These World Cup matches had all the anger, the soaring tension, the love of triumph and the pathos of defeat that attend the football which British crowds follow week by week. Watching these crowds absorbed as if personally involved in these confrontations of foreign teams it seemed unbelievable that only a few years before the national leadership of our game had turned a cold shoulder to organised international competition. This public response confirmed conclusively that football belongs to the people, that it is the conflict and the setting which possess them in their ownership. In a matter of days a dark, slant-eyed footballer with a name like a nonsense rhyme can be adopted as a personal representative by a Middlesbrough labourer just because he is expressing hope and liberation through the one art the labourer fully comprehends. It often sounds unduly pompous and pious when men talk ceremonially about football's role as a bridge across national frontiers. But that is because the occasions of such statements are usually pompous, and so turn a decent truth into a banality. East and West were undoubtedly linked at Middlesbrough.
In the final at Wembley on 30 July 1966, England and West Germany met in circumstances of barely tolerable emotional tension. I have earlier described the closing minutes of this match. But I want to refer to something in its atmosphere which disconcerted me because of its inappropriateness to the game as a whole: the measure of chauvinism which was divorced entirely from what took place, in terms of football, on the field.
I watched this game not from the press box but from a seat in the stands, and I was struck well before the game began by the unusual nature of some of the crowd around me. They were not football followers. They kept asking each other about the identity of the English players. Wasn't one of the Manchester boys supposed to be pretty good? That very tall chap had a brother in the side, hadn't he? They were in their rugby club blazers, and with their Home Counties accents and obsolete prejudices, to see the successors of the Battle of Britain pilots whack the Hun again. Some of them wept a bit at the end, and they sang "Land of Hope and Glory" with a solemn fervour I have known elsewhere only at Conservative party rallies. I suspect that if they had found themselves sitting among a crowd of real, live football fans from Liverpool they might have been amazed by the degree of treacherous support available to Jerry. Some football fans prefer even German footballers to plump-living countrymen exercising the privilege of money to bag a place at an event thousands more would have given their right arms to see - and understand. I much prefer "Abide With Me" at Wembley. Its connection with chapel and pub identifies it with the England which nurtures its football.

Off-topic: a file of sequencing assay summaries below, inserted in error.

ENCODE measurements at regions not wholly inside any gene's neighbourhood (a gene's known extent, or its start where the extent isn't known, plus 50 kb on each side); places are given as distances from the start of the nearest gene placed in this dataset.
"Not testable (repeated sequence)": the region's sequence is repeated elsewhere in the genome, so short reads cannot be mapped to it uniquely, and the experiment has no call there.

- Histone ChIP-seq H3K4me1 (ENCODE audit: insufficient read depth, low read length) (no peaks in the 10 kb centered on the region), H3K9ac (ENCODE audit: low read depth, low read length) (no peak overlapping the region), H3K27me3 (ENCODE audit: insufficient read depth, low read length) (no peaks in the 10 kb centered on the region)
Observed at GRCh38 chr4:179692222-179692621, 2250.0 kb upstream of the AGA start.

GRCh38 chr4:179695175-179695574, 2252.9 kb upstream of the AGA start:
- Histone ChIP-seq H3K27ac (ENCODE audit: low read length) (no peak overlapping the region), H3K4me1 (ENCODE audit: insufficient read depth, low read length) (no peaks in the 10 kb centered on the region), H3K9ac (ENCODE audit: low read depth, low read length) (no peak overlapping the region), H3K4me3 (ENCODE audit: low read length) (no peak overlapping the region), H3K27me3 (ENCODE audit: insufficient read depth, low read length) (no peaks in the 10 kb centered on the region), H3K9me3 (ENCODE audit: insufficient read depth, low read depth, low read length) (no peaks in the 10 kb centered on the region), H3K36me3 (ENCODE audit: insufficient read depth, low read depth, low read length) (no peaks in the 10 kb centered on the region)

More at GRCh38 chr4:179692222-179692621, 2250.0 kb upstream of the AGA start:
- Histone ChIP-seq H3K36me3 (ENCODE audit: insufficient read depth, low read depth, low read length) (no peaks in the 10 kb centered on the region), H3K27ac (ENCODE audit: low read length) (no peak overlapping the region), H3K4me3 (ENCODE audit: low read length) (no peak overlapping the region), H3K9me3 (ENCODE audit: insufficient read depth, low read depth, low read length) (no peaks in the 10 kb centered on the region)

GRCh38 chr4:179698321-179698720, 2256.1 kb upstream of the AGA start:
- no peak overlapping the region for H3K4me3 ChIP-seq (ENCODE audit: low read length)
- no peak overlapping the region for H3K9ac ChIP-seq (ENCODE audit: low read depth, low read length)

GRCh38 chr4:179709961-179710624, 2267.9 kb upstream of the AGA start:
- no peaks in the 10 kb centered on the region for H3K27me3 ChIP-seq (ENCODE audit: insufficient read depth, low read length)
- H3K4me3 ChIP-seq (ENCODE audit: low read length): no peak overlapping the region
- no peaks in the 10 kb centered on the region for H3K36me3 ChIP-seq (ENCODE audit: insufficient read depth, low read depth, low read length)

This is not a complaint against national commitment in sport: that, on the part of Ramsey and his team, greatly helped to win us the championship. But I did resent something discordant in the tone of that climactic afternoon. I wish the terraces of Anfield, Old Trafford, Roker Park and Molineux had been so heavily represented at Wembley as to overwhelm those decently educated voices of ignorance.
I gulped and shouted like everyone else, and congratulated myself on being English with all the acclamation at my command. But it has always nagged at my fond recollection of that day that a lot of my companions might as well have been at Wimbledon.
But at least the art had been properly scrutinised up at Liverpool and Middlesbrough. And had I not heard a tiny English boy ask the trainer of Brazil's team in their Cheshire hotel whether Pele was coming home for his tea? People of that child's generation will never go to Wembley with yesterday's old war wounds in their hearts.
This article is an extract from 'The Football Man' by Arthur Hopcraft, who died in 2004. The book, first issued in 1968, is published by Aurum Press in paperback, priced £7.99Reuse content